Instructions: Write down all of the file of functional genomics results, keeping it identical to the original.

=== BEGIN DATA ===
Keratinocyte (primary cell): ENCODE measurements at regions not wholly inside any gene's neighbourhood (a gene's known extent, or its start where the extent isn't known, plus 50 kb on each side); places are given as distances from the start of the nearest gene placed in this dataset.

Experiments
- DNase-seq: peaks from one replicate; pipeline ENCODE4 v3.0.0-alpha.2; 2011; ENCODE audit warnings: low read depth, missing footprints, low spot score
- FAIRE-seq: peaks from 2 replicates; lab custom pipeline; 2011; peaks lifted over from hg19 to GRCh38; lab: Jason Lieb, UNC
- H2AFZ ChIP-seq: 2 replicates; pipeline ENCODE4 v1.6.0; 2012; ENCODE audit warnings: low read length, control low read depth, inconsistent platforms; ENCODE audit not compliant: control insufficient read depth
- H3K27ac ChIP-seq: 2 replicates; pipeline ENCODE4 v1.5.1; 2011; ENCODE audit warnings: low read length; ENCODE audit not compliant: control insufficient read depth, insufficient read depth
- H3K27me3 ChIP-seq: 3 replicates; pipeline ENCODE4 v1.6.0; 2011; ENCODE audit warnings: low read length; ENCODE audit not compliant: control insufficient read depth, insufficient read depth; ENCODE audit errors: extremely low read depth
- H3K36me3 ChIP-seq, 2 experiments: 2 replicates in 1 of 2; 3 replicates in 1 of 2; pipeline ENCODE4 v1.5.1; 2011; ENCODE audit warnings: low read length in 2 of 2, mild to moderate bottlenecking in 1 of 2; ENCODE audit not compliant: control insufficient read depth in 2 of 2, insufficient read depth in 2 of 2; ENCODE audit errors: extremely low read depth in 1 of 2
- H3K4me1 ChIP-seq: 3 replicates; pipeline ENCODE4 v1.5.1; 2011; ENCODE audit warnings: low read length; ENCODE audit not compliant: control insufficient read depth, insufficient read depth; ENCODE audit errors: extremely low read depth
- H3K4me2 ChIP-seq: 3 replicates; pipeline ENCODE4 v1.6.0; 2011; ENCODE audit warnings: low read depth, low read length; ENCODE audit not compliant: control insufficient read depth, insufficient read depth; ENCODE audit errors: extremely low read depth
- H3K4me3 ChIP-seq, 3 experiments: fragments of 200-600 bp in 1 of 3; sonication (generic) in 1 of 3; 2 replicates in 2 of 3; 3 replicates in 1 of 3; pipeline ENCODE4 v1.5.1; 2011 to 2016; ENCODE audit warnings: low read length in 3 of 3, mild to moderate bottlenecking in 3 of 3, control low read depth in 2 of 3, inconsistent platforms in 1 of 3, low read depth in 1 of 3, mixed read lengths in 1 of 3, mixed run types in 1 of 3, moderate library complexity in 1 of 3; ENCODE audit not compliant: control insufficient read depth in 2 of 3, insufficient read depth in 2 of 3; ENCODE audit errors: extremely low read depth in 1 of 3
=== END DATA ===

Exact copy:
Keratinocyte (primary cell): ENCODE measurements at regions not wholly inside any gene's neighbourhood (a gene's known extent, or its start where the extent isn't known, plus 50 kb on each side); places are given as distances from the start of the nearest gene placed in this dataset.

Experiments
- DNase-seq: peaks from one replicate; pipeline ENCODE4 v3.0.0-alpha.2; 2011; ENCODE audit warnings: low read depth, missing footprints, low spot score
- FAIRE-seq: peaks from 2 replicates; lab custom pipeline; 2011; peaks lifted over from hg19 to GRCh38; lab: Jason Lieb, UNC
- H2AFZ ChIP-seq: 2 replicates; pipeline ENCODE4 v1.6.0; 2012; ENCODE audit warnings: low read length, control low read depth, inconsistent platforms; ENCODE audit not compliant: control insufficient read depth
- H3K27ac ChIP-seq: 2 replicates; pipeline ENCODE4 v1.5.1; 2011; ENCODE audit warnings: low read length; ENCODE audit not compliant: control insufficient read depth, insufficient read depth
- H3K27me3 ChIP-seq: 3 replicates; pipeline ENCODE4 v1.6.0; 2011; ENCODE audit warnings: low read length; ENCODE audit not compliant: control insufficient read depth, insufficient read depth; ENCODE audit errors: extremely low read depth
- H3K36me3 ChIP-seq, 2 experiments: 2 replicates in 1 of 2; 3 replicates in 1 of 2; pipeline ENCODE4 v1.5.1; 2011; ENCODE audit warnings: low read length in 2 of 2, mild to moderate bottlenecking in 1 of 2; ENCODE audit not compliant: control insufficient read depth in 2 of 2, insufficient read depth in 2 of 2; ENCODE audit errors: extremely low read depth in 1 of 2
- H3K4me1 ChIP-seq: 3 replicates; pipeline ENCODE4 v1.5.1; 2011; ENCODE audit warnings: low read length; ENCODE audit not compliant: control insufficient read depth, insufficient read depth; ENCODE audit errors: extremely low read depth
- H3K4me2 ChIP-seq: 3 replicates; pipeline ENCODE4 v1.6.0; 2011; ENCODE audit warnings: low read depth, low read length; ENCODE audit not compliant: control insufficient read depth, insufficient read depth; ENCODE audit errors: extremely low read depth
- H3K4me3 ChIP-seq, 3 experiments: fragments of 200-600 bp in 1 of 3; sonication (generic) in 1 of 3; 2 replicates in 2 of 3; 3 replicates in 1 of 3; pipeline ENCODE4 v1.5.1; 2011 to 2016; ENCODE audit warnings: low read length in 3 of 3, mild to moderate bottlenecking in 3 of 3, control low read depth in 2 of 3, inconsistent platforms in 1 of 3, low read depth in 1 of 3, mixed read lengths in 1 of 3, mixed run types in 1 of 3, moderate library complexity in 1 of 3; ENCODE audit not compliant: control insufficient read depth in 2 of 3, insufficient read depth in 2 of 3; ENCODE audit errors: extremely low read depth in 1 of 3